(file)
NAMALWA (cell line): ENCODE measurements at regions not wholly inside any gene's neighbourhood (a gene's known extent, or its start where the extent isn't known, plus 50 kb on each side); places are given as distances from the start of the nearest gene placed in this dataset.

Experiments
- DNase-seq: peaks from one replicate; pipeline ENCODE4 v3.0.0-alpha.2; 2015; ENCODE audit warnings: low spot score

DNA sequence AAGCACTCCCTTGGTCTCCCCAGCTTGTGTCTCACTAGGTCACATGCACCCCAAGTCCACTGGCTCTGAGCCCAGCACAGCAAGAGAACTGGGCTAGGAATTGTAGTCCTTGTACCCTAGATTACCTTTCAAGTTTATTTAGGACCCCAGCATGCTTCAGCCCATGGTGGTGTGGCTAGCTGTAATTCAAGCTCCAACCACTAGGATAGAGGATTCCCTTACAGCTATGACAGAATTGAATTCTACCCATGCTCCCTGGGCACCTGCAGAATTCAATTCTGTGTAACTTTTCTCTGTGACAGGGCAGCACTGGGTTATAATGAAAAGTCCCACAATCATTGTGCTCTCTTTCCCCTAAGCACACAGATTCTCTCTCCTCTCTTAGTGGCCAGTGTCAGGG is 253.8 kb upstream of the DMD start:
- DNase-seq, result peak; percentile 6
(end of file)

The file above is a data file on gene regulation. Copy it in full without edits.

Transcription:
NAMALWA (cell line): ENCODE measurements at regions not wholly inside any gene's neighbourhood (a gene's known extent, or its start where the extent isn't known, plus 50 kb on each side); places are given as distances from the start of the nearest gene placed in this dataset.

Experiments
- DNase-seq: peaks from one replicate; pipeline ENCODE4 v3.0.0-alpha.2; 2015; ENCODE audit warnings: low spot score

DNA sequence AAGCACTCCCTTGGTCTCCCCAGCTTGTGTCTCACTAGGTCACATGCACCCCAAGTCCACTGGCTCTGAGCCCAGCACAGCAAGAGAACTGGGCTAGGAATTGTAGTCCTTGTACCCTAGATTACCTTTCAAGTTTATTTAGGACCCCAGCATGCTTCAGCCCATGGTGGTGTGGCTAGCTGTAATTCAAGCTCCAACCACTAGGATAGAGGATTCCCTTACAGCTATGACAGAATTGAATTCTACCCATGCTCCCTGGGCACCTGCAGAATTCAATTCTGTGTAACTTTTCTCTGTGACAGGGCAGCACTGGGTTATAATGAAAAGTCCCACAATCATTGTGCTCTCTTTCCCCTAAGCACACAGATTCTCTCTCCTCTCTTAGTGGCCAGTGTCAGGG is 253.8 kb upstream of the DMD start:
- DNase-seq, result peak; percentile 6